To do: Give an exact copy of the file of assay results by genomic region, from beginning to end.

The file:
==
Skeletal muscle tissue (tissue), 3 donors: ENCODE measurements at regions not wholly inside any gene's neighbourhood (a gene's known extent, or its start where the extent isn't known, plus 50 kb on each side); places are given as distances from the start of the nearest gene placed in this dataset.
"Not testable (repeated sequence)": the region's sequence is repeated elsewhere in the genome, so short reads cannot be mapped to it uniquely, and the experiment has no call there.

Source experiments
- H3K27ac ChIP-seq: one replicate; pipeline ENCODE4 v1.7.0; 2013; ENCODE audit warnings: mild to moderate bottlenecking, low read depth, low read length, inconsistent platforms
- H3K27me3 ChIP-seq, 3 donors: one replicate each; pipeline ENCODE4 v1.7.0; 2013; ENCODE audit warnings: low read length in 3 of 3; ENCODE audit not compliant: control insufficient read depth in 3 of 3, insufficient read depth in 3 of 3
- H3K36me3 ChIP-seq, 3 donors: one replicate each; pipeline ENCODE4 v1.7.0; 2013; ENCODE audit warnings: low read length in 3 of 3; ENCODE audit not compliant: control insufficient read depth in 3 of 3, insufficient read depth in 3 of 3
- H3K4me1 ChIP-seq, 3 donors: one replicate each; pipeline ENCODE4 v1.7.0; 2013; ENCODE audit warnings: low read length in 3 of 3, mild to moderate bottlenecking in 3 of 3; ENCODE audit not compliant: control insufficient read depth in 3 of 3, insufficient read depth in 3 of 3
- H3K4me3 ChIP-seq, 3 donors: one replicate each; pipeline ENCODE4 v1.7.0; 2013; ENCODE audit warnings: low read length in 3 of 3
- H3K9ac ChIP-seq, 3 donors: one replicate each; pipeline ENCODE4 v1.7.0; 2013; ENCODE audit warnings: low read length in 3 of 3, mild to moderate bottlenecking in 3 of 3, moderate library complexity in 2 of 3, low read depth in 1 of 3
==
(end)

Skeletal muscle tissue (tissue), 3 donors: ENCODE measurements at regions not wholly inside any gene's neighbourhood (a gene's known extent, or its start where the extent isn't known, plus 50 kb on each side); places are given as distances from the start of the nearest gene placed in this dataset.
"Not testable (repeated sequence)": the region's sequence is repeated elsewhere in the genome, so short reads cannot be mapped to it uniquely, and the experiment has no call there.

Source experiments
- H3K27ac ChIP-seq: one replicate; pipeline ENCODE4 v1.7.0; 2013; ENCODE audit warnings: mild to moderate bottlenecking, low read depth, low read length, inconsistent platforms
- H3K27me3 ChIP-seq, 3 donors: one replicate each; pipeline ENCODE4 v1.7.0; 2013; ENCODE audit warnings: low read length in 3 of 3; ENCODE audit not compliant: control insufficient read depth in 3 of 3, insufficient read depth in 3 of 3
- H3K36me3 ChIP-seq, 3 donors: one replicate each; pipeline ENCODE4 v1.7.0; 2013; ENCODE audit warnings: low read length in 3 of 3; ENCODE audit not compliant: control insufficient read depth in 3 of 3, insufficient read depth in 3 of 3
- H3K4me1 ChIP-seq, 3 donors: one replicate each; pipeline ENCODE4 v1.7.0; 2013; ENCODE audit warnings: low read length in 3 of 3, mild to moderate bottlenecking in 3 of 3; ENCODE audit not compliant: control insufficient read depth in 3 of 3, insufficient read depth in 3 of 3
- H3K4me3 ChIP-seq, 3 donors: one replicate each; pipeline ENCODE4 v1.7.0; 2013; ENCODE audit warnings: low read length in 3 of 3
- H3K9ac ChIP-seq, 3 donors: one replicate each; pipeline ENCODE4 v1.7.0; 2013; ENCODE audit warnings: low read length in 3 of 3, mild to moderate bottlenecking in 3 of 3, moderate library complexity in 2 of 3, low read depth in 1 of 3